We have our first truly blown call of the 2013 Major League Baseball Season, and it's a doozy. The situation: Top of the 9th, Tampa Bay Rays down 5-4 to the Texas Rangers, two outs, runner on first, the Rays Ben Zobrist facing off against Texas closer Joe Nathan, full count.
Nathan throws a curveball low and outside, Zobrist starts to take first having walked...no wait, he didn't walk! Umpire Marty Foster called him out!
Jeff Sullivan of Fangraphs went to the trouble to make an excellent animated gif of the event (and wrote an excellent article):
Umpire Marty Foster made two points about his call: 1) catcher A.J. Pierzynski made it look worse than it was by catching the ball with a downward motion, and 2) given a second chance, he wouldn't have called that a strike. That he admitted it says a lot about modern times, where we not only have replays, we have blogs and twitter, and that "strike" was going to be picked apart within moments anyway.
This didn't necessarily cost the Rays the game. Star third baseman Evan Longoria still had to not make an out, which, human that he is, happens less than half the time. Still, a single would have tied the game and more on that takes the lead, and...that's a really bad call.
While the baseball result of this is a bad one--this game could matter, as the Rays and Rangers might be fighting over the same Wild Card spot at season's end, but this was valuable, maybe more so than getting the call right, for all the reactions that came out of it, and what it says about the reactors.
First, if you click the video above, you get the full slate of broadcaster reactions. All of them initially called it a walk, because the call was late, Zobrist acted like it was a walk, and, anyone would call it that, including the 20/20 hindsight of Marty Foster. All of the broadcasters are shocked when ball turns to strike, but the last one spews off some excellent outrage: "That was 6 inches outside!" Which is major hyperbole, but what are angry broadcasters for if not hyperbole.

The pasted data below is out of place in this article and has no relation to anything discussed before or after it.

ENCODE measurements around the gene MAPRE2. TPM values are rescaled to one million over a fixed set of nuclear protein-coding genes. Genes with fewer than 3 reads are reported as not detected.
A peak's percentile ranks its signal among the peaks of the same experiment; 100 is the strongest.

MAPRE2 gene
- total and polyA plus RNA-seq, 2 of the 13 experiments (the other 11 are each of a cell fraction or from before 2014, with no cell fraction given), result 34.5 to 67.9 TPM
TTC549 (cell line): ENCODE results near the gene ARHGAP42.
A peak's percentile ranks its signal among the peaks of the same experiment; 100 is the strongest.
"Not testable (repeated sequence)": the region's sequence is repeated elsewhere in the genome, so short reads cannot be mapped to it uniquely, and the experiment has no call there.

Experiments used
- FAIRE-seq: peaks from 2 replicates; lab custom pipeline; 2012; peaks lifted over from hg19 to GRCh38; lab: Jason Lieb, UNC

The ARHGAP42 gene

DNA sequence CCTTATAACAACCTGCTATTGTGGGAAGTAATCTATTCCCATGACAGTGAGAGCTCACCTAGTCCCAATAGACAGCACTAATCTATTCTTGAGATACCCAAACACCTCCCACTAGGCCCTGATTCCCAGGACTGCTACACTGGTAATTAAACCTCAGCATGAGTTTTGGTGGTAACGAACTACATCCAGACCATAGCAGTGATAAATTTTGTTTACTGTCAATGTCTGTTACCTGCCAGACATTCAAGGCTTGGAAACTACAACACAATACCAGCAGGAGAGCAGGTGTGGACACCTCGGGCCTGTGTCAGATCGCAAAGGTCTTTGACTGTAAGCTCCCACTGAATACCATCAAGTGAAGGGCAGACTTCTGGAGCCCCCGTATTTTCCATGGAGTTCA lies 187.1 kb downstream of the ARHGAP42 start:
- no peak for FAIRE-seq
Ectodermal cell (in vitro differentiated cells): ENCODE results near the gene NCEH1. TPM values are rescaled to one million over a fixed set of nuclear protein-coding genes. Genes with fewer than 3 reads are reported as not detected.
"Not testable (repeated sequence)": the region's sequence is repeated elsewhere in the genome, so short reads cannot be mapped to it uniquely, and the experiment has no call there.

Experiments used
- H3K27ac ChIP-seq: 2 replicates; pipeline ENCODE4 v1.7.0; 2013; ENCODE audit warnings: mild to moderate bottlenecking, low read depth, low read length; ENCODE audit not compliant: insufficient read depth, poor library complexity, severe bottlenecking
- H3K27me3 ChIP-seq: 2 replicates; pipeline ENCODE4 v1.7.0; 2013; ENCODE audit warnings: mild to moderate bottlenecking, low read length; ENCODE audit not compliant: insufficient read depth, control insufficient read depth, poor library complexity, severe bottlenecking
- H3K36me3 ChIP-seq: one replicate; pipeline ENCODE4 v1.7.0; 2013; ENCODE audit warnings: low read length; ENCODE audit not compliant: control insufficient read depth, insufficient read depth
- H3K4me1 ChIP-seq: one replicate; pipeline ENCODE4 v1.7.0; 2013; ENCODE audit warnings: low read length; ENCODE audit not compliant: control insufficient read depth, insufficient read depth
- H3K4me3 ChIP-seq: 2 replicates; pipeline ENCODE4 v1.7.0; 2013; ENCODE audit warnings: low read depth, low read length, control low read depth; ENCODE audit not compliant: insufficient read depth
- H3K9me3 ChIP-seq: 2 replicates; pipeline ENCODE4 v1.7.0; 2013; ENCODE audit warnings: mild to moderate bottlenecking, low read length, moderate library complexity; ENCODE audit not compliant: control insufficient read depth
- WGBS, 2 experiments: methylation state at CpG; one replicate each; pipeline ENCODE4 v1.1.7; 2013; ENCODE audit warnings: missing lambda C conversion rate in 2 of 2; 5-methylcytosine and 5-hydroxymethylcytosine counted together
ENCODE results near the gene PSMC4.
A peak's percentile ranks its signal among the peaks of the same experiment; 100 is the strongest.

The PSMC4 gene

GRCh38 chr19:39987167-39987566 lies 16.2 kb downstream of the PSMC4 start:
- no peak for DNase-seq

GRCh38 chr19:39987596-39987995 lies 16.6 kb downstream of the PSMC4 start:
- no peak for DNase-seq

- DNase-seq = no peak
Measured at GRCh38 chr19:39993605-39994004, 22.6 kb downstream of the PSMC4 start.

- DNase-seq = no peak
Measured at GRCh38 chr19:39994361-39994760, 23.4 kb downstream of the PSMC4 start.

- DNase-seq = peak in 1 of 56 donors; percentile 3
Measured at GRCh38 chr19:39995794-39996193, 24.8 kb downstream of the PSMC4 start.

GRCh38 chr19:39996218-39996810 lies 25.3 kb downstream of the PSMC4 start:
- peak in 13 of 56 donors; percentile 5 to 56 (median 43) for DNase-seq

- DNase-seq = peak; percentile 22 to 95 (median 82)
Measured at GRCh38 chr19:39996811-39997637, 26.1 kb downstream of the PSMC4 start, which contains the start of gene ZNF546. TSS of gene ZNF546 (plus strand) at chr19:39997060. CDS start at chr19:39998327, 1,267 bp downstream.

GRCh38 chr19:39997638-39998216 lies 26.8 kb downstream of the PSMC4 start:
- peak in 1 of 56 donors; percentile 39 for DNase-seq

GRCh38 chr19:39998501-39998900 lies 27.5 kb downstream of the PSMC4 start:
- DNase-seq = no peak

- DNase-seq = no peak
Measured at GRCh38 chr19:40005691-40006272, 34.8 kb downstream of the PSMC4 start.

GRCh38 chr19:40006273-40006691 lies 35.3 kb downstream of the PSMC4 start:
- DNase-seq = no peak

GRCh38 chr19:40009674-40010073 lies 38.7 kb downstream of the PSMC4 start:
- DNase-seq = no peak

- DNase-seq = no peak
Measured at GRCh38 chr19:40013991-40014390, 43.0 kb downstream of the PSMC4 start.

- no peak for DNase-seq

Much more interesting are the reactions from Zobrist and Rays manager Joe Maddon. Zobrist was kind, almost philosophical toward the blown call:
"I was very shocked [not an angry "very" just a "wow, that was a surprise!"]. I was trying to explain to him, I felt like it wasn't just outside, I felt like it was down too, but, y'know, I mean, it was a ball. But Marty, he's just like us, he's going to make mistakes at time, and that's all of us as we're trying to get better at the game. Umpires make mistakes just like players do. It was a tough time to have a bad call, I just hope it doesn't end up costing us the playoffs in the end."
Yes, the guy who just got screwed out of potentially scoring the winning run against a rival turns it into, "y'know, we're all trying to get better." I already liked ZoRilla, but he's now in the running for second favorite non-Met behind Dickey.
Joe Maddon (same video) explained why it is essential that those calls be made correctly, and in his explanation, we get a peak at the fascinating Maddon's view of the game:
"My only comment is that cannot happen in a Major League baseball game....You look at the complimentary effects that were in play there. Had we been able to win, had we been able to come from behind, what it does to your team for the next several days, what it does to their team, the doubt that it puts into their pitchers head...there's all these complimentary effects that are very difficult to measure that are impacted by that particular call."
Maddon also had a great line about how he knows sometimes when an umpire knows that he has made a bad call because his "eyes twitch," and "the look tonight indicated, 'let's run for the hills.'" Maddon was clearly relishing the chance to beat Nathan in the first game of a three game series, so that if they saw Nathan again in the next two days, the blown save would weigh on his mind, and Maddon and his Rays might be able to exploit that and get to him again.
"Strike all the way," said Nathan through laughter.